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Declan James and James Willstrop win all-English Commonwealth squash final

James Willstrop, left, and Declan James sealed Commonwealth gold for England (Mike Egerton/PA)
James Willstrop, left, and Declan James sealed Commonwealth gold for England (Mike Egerton/PA)

Declan James claimed Commonwealth Games gold in the men’s squash doubles just two months after a three-inch tear in his quad left him fearing he would not make Birmingham 2022.

James and playing partner James Willstrop defeated English compatriots Daryl Selby and Adrian Waller 11-3 7-11 11-9 in an epic final where the momentum switched hands on several occasions.

The winning moment was particularly poignant for James, who dropped his racket and sank to his knees at the end of the gold medal match before embracing Willstrop.

Declan James sank to victory after victory was assured (Mike Egerton/PA)
Declan James sank to victory after victory was assured (Mike Egerton/PA)

“I was nearly out the game for six to nine months so it was a very lucky escape,” James said. “At the time it was 50-50 as to whether I would have competed here, but I’ve got such a wonderful team.

“There’s been endless amounts of rehab just to be here. To get this result is extra special because of that.”

World champions James and Willstrop coasted to the first game and were 5-2 up in the second but their rivals, who were growing increasingly tetchy at a couple of refereeing calls going against them, channelled their frustration to win seven points in a row.

They duly levelled to take the match to a decider but James and Willstrop got their noses in front and despite some lengthy rallies, the pair just about managed to stay in front to gain revenge for their 2018 semi-final defeat against Selby and Waller on the Gold Coast.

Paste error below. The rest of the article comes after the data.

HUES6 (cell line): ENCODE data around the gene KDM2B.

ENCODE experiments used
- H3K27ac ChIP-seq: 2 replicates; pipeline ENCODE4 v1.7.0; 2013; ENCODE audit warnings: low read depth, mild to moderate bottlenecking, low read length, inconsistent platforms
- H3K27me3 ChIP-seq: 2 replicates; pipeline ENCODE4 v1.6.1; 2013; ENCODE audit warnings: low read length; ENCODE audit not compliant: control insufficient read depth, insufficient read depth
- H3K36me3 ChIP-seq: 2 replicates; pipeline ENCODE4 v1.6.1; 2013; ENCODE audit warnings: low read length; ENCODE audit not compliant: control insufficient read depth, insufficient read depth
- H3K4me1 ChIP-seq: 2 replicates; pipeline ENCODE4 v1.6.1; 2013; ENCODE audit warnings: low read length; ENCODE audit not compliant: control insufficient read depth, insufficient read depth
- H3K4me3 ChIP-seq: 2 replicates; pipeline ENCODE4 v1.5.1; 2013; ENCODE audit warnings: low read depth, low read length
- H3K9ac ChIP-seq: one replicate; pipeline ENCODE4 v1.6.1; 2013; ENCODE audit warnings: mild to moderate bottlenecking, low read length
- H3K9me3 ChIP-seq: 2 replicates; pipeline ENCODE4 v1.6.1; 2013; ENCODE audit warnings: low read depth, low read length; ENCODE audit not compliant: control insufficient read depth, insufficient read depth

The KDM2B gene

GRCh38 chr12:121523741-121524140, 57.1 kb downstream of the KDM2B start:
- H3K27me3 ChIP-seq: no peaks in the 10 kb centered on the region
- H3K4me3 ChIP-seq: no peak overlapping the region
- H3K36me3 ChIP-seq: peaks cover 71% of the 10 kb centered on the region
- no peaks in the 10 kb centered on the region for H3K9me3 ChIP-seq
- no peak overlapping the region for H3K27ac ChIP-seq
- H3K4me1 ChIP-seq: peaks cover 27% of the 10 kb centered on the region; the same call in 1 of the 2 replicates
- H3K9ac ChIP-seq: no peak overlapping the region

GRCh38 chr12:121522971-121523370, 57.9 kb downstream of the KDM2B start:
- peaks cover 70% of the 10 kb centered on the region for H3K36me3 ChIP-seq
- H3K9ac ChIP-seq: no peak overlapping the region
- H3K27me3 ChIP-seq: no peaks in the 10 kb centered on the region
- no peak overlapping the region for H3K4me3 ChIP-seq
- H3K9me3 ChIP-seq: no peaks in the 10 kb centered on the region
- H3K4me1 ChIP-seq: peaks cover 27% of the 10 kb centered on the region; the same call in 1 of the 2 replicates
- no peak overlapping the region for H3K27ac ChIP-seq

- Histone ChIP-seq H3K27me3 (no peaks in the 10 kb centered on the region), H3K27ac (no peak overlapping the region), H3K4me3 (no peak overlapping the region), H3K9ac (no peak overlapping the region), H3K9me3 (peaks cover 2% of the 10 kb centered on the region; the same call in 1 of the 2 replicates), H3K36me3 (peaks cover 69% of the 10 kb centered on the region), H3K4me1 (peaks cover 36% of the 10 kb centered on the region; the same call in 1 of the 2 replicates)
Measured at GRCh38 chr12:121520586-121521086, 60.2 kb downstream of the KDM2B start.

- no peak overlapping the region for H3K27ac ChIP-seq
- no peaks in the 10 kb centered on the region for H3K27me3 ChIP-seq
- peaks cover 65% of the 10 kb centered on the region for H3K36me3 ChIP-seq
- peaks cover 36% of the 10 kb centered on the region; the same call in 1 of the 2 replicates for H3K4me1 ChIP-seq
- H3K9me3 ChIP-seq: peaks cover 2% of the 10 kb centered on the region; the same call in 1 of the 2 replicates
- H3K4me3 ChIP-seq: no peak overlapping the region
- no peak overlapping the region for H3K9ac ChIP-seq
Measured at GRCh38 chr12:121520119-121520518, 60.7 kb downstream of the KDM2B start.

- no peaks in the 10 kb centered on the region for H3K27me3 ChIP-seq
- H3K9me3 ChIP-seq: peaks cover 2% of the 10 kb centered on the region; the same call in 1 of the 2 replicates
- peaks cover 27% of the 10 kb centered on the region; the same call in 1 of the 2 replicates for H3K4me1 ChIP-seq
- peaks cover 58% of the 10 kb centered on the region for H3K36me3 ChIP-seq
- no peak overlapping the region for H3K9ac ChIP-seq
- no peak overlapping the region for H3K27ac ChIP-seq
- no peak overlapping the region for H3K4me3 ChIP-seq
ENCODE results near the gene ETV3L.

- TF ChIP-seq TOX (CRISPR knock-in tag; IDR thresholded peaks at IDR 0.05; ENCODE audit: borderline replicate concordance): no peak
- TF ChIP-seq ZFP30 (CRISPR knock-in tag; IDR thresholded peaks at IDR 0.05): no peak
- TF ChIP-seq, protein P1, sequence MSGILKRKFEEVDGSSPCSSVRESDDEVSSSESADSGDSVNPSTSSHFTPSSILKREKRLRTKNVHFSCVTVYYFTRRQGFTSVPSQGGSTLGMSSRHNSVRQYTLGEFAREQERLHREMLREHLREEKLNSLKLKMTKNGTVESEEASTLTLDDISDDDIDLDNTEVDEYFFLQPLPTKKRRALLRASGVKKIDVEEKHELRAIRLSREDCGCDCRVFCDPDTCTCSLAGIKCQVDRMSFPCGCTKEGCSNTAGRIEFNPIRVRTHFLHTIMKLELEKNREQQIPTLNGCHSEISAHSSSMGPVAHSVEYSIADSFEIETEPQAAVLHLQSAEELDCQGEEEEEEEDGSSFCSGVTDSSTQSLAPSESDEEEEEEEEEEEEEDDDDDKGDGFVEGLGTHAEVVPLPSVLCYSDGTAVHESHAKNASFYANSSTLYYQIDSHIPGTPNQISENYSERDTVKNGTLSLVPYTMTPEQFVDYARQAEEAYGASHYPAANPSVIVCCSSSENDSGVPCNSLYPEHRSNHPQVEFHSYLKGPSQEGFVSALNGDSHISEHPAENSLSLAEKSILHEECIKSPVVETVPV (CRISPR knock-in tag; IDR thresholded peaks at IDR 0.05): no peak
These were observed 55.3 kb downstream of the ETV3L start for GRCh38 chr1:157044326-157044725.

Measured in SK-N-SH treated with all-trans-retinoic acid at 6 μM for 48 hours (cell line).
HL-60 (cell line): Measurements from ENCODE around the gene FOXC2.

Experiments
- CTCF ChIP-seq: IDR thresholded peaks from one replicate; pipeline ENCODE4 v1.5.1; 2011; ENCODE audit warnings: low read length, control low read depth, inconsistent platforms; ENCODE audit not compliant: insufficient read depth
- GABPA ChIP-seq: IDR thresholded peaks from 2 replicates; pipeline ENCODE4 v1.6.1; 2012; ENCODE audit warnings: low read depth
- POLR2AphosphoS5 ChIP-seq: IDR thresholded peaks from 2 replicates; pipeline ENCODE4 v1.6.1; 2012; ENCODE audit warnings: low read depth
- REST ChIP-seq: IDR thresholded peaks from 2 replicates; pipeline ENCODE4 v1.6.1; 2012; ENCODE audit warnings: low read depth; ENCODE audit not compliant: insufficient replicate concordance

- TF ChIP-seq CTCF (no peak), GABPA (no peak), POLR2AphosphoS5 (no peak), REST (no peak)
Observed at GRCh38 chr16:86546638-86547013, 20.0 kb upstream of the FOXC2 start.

It was a dramatic all-English final in the men's squash doubles (Mike Egerton/PA)
It was a dramatic all-English final in the men’s squash doubles (Mike Egerton/PA)

Selby, 39, announced his retirement afterwards and said with a chuckle: “I need to find a beach somewhere.” His great rival Willstrop, who turns 39 next week, still intends to carry on playing.

“I haven’t got any tournaments planned for the next month or two,” Willstrop said. “I just need to have a break from this because this was an intense build-up and intense few weeks with the singles.

“I love playing and I’m in decent shape so I’d like to keep playing but we’ll see how it goes after a bit of a rest.”

Reflecting on his win, Willstrop, who claimed Commonwealth gold in the men’s singles four years ago, added: “It’s right up there. A Commonwealth gold medal is one of the greatest things any squash player can achieve.

Sarah-Jane Perry, right, and Alison Waters settled for silver in the women's doubles (Simon Marper/PA)
Sarah-Jane Perry, right, and Alison Waters settled for silver in the women’s doubles (Simon Marper/PA)

“It’s almost elevated in some ways because it’s very rare you’re working with another player, a very special player and a special person. It’s a great thing to share a win with someone in this way.”

Scotland’s Rory Stewart and Greg Lobban completed the podium after beating Malaysians Ng Eain Yow and Ivan Yuen 11-10 11-6 in the bronze medal match.

In the women’s doubles, England’s Sarah-Jane Perry and Alison Waters were beaten by New Zealanders Joelle King and Amanda Landers-Murphy, who successfully defended their crown with an 11-8 11-8 victory.